This is the lesson that Thatcher, and the Conservatives who have followed her, never learned. It's more than just economic good sense: it's politically useful, too, to be able to tell everyone that they will be made better off. Think how much easier the debate over immigration would be if the Tories could point to a tax cut – for the poor – which was funded through the increased gains migration brings.

In the language of economics, there are very few pareto-optimal policies left; the number of changes you can do which help everyone, as opposed to helping some and harming others, has dropped close to zero. But a good bundle of policies can still make everyone better off – and that bundle will nearly always include redistribution of wealth.

Alex Hern is a technology reporter for the Guardian. He was formerly staff writer at the New Statesman. You should follow Alex on Twitter.

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The Prevent strategy needs a rethink, not a rebrand

A bad policy by any other name is still a bad policy.

Yesterday the Home Affairs Select Committee published its report on radicalization in the UK. While the focus of the coverage has been on its claim that social media companies like Facebook, Twitter and YouTube are “consciously failing” to combat the promotion of terrorism and extremism, it also reported on Prevent. The report rightly engages with criticism of Prevent, acknowledging how it has affected the Muslim community and calling for it to become more transparent:

“The concerns about Prevent amongst the communities most affected by it must be addressed. Otherwise it will continue to be viewed with suspicion by many, and by some as “toxic”… The government must be more transparent about what it is doing on the Prevent strategy, including by publicising its engagement activities, and providing updates on outcomes, through an easily accessible online portal.”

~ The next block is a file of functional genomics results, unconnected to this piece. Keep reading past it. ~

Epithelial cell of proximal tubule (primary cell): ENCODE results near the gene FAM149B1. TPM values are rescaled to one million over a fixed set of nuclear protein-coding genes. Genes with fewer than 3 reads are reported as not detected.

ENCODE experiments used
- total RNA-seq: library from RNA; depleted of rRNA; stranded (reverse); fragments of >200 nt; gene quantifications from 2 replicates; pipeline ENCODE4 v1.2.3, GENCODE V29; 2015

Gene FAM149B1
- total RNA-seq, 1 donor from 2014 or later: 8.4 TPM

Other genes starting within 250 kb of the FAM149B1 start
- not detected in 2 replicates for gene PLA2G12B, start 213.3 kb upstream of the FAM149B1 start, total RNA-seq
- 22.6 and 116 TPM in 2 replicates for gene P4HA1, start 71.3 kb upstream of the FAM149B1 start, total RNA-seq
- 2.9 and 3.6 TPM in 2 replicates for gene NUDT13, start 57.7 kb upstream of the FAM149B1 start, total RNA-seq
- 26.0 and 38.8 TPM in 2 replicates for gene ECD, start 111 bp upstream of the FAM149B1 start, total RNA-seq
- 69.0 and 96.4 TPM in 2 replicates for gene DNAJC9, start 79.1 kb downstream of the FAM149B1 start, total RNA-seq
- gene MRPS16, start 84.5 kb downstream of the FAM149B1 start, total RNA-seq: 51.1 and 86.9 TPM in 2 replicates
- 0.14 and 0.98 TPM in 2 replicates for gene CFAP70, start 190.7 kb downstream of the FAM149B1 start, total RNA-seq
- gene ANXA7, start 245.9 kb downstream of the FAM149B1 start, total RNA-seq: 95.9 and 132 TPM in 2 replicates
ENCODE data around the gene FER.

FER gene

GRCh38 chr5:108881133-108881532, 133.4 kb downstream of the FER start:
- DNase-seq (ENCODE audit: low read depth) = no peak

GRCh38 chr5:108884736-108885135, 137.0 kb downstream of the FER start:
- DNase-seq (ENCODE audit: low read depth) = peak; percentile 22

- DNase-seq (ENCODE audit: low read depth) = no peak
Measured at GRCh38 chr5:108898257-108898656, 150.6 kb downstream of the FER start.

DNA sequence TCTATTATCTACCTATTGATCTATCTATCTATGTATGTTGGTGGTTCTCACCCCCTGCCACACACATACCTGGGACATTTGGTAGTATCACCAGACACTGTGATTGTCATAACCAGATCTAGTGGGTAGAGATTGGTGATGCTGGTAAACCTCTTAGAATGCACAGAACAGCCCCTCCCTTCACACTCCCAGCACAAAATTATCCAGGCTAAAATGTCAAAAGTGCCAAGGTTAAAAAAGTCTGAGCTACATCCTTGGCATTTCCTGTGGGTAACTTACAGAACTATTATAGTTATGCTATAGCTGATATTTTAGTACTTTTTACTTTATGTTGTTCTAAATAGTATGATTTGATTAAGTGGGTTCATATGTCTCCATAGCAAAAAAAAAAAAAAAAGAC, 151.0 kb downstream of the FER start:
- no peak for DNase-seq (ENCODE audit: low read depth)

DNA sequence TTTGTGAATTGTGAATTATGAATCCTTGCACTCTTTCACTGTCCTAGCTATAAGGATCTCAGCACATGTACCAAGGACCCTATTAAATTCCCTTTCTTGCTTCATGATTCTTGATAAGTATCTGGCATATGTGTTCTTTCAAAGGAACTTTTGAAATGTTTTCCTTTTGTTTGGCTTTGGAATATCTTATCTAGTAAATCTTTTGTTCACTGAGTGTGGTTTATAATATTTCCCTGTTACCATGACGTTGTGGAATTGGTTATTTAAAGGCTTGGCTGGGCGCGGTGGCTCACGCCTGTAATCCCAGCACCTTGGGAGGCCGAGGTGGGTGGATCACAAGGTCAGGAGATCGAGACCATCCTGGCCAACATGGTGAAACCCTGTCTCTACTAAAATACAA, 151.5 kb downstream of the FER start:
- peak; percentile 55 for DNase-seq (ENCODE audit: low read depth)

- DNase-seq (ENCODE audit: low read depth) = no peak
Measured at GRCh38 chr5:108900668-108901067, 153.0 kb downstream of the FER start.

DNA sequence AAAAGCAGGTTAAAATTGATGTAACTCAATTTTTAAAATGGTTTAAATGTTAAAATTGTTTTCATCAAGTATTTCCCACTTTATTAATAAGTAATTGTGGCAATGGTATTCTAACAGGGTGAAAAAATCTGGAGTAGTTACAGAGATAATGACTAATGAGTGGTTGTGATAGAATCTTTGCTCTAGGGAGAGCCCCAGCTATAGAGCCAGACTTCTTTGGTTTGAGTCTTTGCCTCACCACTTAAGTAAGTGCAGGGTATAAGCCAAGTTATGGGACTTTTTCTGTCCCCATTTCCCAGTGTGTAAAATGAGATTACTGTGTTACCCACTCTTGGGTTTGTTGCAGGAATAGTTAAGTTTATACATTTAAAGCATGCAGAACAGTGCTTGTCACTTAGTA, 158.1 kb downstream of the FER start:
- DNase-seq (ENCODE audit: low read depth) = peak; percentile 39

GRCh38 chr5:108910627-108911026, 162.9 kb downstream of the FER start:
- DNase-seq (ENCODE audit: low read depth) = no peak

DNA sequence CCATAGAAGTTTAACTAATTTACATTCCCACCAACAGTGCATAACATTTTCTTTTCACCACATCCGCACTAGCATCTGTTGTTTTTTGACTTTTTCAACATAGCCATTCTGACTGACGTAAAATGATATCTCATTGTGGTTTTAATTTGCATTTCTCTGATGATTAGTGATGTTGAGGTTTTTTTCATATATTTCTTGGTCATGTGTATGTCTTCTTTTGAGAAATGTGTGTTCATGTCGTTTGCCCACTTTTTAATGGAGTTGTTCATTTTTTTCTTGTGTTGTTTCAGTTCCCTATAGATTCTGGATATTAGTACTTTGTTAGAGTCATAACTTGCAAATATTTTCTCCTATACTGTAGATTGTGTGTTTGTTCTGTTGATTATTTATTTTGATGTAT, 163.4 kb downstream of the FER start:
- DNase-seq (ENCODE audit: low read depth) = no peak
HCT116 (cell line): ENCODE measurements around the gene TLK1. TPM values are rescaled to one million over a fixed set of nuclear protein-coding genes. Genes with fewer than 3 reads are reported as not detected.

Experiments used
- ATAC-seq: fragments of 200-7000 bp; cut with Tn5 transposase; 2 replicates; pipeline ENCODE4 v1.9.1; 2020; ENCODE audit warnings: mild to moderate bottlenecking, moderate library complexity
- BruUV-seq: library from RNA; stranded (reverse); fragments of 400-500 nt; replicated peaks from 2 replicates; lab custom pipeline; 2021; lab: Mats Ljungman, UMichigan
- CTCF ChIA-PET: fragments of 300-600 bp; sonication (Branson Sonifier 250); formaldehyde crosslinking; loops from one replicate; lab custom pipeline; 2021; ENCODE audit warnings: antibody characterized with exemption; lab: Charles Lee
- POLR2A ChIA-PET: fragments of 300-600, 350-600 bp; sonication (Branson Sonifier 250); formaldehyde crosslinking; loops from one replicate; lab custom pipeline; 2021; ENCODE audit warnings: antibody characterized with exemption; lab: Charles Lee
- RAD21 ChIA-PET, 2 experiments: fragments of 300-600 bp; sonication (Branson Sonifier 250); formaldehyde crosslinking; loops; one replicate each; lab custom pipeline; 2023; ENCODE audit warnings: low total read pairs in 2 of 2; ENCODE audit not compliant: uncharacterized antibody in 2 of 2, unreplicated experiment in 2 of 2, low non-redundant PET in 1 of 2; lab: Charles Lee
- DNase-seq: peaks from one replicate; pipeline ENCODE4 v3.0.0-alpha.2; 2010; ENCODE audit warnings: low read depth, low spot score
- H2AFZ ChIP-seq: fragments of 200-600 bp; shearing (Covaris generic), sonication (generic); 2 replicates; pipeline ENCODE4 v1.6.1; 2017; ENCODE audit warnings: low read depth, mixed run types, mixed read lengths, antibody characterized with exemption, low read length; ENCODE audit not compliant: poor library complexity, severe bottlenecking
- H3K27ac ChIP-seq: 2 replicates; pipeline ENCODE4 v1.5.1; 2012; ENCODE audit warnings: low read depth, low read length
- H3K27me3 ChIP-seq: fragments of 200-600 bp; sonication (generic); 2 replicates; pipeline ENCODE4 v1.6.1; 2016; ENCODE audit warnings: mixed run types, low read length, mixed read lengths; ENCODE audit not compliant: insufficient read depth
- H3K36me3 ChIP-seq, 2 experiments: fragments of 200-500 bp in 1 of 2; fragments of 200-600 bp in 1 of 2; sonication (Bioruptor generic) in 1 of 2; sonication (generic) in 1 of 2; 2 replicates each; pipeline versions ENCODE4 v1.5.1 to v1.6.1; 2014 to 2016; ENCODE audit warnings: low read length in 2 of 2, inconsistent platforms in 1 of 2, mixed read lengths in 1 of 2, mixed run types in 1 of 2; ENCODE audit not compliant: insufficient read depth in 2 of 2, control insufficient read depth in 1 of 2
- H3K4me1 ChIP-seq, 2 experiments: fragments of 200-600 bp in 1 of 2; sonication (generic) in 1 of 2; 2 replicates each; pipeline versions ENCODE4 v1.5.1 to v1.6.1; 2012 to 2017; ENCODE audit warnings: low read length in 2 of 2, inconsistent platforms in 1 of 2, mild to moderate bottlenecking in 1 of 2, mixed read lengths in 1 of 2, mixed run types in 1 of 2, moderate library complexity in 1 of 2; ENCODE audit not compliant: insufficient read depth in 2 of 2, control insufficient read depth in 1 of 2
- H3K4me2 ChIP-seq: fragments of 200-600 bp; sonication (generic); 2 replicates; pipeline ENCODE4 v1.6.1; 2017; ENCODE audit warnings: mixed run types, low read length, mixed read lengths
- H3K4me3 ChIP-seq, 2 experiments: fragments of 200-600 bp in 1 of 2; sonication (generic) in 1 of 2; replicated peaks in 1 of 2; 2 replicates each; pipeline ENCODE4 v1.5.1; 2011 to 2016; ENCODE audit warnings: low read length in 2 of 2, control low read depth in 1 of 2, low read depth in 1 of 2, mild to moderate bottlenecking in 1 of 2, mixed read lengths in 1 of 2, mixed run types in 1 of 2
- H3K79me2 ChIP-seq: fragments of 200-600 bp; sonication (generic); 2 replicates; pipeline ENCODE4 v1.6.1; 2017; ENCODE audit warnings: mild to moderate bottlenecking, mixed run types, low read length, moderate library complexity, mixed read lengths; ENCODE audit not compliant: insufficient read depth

While this acknowledgement is good news, it is hard to see how real change will occur. As I have written previously, as Prevent has become more entrenched in British society, it has also become more secretive. For example, in August 2013, I lodged FOI requests to designated Prevent priority areas, asking for the most up-to-date Prevent funding information, including what projects received funding and details of any project engaging specifically with far-right extremism. I lodged almost identical requests between 2008 and 2009, all of which were successful. All but one of the 2013 requests were denied.

This denial is significant. Before the 2011 review, the Prevent strategy distributed money to help local authorities fight violent extremism and in doing so identified priority areas based solely on demographics. Any local authority with a Muslim population of at least five per cent was automatically given Prevent funding. The 2011 review pledged to end this. It further promised to expand Prevent to include far-right extremism and stop its use in community cohesion projects. Through these FOI requests I was trying to find out whether or not the 2011 pledges had been met. But with the blanket denial of information, I was left in the dark.